Likely last weekend or next, your church will partake in some thimbles of grape juice and pieces of unleavened crackers. Almost every Adventist Church I know engages in the tradition of either ending the old year or beginning the new year with communion. From the ordinance of humility (footwashing) to the sharing of bread and “wine”, the ideas of mini baptism, recommitment, and renewal all tie nicely into a ceremony that is perfect for this transitional season. But, as lovely and beautiful as our modern communion services are, one thing lost throughout the centuries of liturgy is that this service was first and foremost a meal together. After all, the word “communion” itself denotes coming together in unity.
It is at the Last Supper that Christ gathered with His pupils for their final shared Passover dinner. He looked at them and spoke about being one. They literally tore bread and ate it from each others’ hands. They ate and drank together. They looked into each others eyes. They touched one another. These visceral experiences involved genuine communion, not merely going through ceremonial motions. The upper room atmosphere was filled with genuine emotion and sharing. Judas wound up leaving because it got too real. Undoubtedly, when Christ called him out to go do what he had to do quickly, he didn’t hesitate. It was likely a relief. He wouldn’t have been able to stand it in there for much longer. The deception he held in his heart would have rendered him unable to stay in the midst of such a gathering throughout the entire duration. Jesus and the other Eleven were bonding in a real and true way. Judas had to be uncomfortable. This was a gathering of the heart.
Communion was instituted not only for the first Disciples, but it was established for Disciples throughout the ages to “do this in remembrance of [Jesus]”. The idea of sharing this meal together is to serve as a physical reminder that we are one: one faith, one Lord, one baptism. With all our recent talk of how to cultivate unity, we already have something, instituted by Christ, designed to promote it! But rarely do we replicate the elements that made the upper room experience a tangible manifestation of the connectedness of Christ’s followers. Instead, most often we sit in pews while facing forward. Pastors, elders, deacons and deaconesses distribute the emblems in a synchronized fashion. Elegant and orderly though it may be, our contemporary practice replicates very little of the original. And perhaps because we’ve lost so much of the “communion” from our faith “community” we feel compelled to manufacture and coerce the “union” part. If we had more opportunities to truly unite, maybe we wouldn’t need to be reminded that we are one.
What exactly do I mean? Well, this extends beyond the Lord’s Supper. It has to do with our interactions as a body as a whole. Although social media was sold as a way to bring us closer together, in many ways we’ve never been farther apart. We carry on conversations over great distances with members of our church who we’ve never met. That seems like a blessing, but in ways that can also be a curse. Without looking into each others’ eyes, talking voice to voice, and being able to reach out and touch someone, much of communication gets lost in translation – even if we’re speaking the same language. Social experiment after experiment have shown that people talk to each other differently face to face than they do online, and that people are quicker to label and make conclusions about others when they aren’t looking at each other in the same room. Somehow these mediums that are supposed to assist us in getting to know each other have made it more difficult.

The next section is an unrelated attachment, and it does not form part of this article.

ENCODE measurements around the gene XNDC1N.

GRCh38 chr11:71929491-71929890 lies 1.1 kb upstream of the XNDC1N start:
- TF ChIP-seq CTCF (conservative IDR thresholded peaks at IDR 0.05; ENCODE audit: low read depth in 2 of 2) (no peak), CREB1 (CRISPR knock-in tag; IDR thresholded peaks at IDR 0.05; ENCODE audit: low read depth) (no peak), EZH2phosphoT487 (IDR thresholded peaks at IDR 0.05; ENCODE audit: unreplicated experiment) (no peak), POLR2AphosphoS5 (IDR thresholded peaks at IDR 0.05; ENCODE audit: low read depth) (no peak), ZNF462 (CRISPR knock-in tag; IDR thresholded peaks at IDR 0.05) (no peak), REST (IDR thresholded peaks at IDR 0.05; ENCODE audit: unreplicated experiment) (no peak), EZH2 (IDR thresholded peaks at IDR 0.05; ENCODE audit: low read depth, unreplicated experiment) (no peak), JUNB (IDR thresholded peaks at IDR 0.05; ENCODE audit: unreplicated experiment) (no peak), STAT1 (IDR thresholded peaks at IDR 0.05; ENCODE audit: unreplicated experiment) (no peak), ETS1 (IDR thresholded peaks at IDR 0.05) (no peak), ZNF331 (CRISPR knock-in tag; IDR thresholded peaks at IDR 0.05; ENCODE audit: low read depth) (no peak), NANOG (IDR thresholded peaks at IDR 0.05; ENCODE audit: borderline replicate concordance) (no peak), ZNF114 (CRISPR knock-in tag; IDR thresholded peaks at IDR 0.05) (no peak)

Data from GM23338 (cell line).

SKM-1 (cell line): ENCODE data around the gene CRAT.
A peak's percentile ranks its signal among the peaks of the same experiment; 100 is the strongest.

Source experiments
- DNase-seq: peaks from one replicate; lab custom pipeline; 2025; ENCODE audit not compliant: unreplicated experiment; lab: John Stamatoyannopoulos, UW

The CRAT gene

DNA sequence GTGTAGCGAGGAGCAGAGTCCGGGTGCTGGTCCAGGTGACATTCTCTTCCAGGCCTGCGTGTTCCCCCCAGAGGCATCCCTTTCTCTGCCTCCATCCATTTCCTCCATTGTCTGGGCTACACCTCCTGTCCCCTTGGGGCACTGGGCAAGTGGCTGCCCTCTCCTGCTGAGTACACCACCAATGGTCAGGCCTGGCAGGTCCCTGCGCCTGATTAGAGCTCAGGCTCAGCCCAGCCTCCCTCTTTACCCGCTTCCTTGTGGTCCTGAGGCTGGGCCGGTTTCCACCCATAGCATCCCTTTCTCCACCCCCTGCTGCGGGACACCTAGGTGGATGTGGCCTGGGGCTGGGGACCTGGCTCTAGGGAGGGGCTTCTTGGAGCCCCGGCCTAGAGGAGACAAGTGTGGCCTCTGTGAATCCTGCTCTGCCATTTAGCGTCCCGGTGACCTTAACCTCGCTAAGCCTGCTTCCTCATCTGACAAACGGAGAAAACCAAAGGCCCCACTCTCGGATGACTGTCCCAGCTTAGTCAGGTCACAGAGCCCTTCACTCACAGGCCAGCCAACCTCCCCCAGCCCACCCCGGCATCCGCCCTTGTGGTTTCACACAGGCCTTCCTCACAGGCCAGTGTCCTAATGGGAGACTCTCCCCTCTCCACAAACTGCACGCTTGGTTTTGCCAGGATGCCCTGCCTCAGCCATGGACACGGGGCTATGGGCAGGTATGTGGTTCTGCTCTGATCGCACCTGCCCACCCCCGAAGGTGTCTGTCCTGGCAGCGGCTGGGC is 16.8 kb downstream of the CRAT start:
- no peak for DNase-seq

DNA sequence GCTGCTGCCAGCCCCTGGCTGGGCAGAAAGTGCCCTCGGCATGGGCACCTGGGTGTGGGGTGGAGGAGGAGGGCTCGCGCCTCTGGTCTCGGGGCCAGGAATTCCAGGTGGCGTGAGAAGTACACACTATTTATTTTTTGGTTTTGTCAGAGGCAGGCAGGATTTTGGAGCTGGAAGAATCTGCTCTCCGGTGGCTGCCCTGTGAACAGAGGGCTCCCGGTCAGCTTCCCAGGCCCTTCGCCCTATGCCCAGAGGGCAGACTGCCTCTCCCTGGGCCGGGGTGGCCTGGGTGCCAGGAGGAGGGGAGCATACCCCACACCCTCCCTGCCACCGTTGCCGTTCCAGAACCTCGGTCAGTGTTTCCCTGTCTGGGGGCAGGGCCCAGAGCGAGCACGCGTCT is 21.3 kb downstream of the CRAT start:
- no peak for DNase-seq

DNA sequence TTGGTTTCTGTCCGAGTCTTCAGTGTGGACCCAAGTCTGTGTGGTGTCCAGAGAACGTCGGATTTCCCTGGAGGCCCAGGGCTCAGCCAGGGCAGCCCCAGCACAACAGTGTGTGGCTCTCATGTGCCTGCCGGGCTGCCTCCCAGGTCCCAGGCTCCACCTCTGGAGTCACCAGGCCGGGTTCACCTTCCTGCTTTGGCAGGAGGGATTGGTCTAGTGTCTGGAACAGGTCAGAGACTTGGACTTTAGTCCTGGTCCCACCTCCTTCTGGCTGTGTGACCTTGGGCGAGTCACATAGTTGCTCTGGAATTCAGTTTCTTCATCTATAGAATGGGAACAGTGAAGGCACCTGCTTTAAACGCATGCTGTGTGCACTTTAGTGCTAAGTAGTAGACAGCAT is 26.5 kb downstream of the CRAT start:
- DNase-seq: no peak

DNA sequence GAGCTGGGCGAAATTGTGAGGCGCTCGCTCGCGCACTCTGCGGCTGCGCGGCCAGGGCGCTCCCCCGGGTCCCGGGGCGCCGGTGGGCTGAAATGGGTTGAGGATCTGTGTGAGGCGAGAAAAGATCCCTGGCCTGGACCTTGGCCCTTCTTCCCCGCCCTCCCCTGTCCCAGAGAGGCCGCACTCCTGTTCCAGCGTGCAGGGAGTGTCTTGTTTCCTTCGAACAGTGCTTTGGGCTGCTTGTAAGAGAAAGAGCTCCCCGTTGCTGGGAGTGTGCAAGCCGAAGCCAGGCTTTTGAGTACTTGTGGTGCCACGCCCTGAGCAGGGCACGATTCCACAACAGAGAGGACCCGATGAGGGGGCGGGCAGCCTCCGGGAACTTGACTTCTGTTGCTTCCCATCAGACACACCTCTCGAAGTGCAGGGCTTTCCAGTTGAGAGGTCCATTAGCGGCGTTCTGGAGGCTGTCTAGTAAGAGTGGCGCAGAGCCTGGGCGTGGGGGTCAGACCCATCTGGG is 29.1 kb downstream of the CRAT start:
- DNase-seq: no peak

Now that is not to say all our disagreements will suddenly evaporate just because we are face to face. If that were the case, GC2015 and its aftermath wouldn’t have happened. However, the more we view church as a conglomerate organization and less like a collection of individuals who choose to commune together in oneness in Christ, the easier it is to prioritize the workings of the organizational machinery over the members of the body. The “face forward and do these motions in unison” ideology has the potential to permeate every facet of our church if we allow it to. From the local congregation on communion day to the GC building at meetings, we need to recapture the essence of community. Although the sheer size and vast scope of our growth precludes us from perfectly mimicking the intimacy of a 12-person group, there are some components we would do well to hold dear.
Christ left disciples, not departments. And it is possible to neglect the organic elements of community in favor of a hollow facsimile of communion by policy edict. So just how do we reinstitute a culture of true communion that reaches across continents and languages? It occurs one group at a time, one congregation at a time, with iindividual members intentionally choosing to look each other in the eyes.
Courtney Ray, MDiv, PhD is a clinical psychologist and ordained minister of the Seventh-day Adventist Church.
Previous Spectrum columns by Courtney Ray can be found at: https://spectrummagazine.org/author/courtney-ray
Image Credit: Wikimedia Commons
We invite you to join our community through conversation by commenting below. We ask that you engage in courteous and respectful discourse. You can view our full commenting policy by clicking here.
This is a companion discussion topic for the original entry at http://spectrummagazine.org/node/9321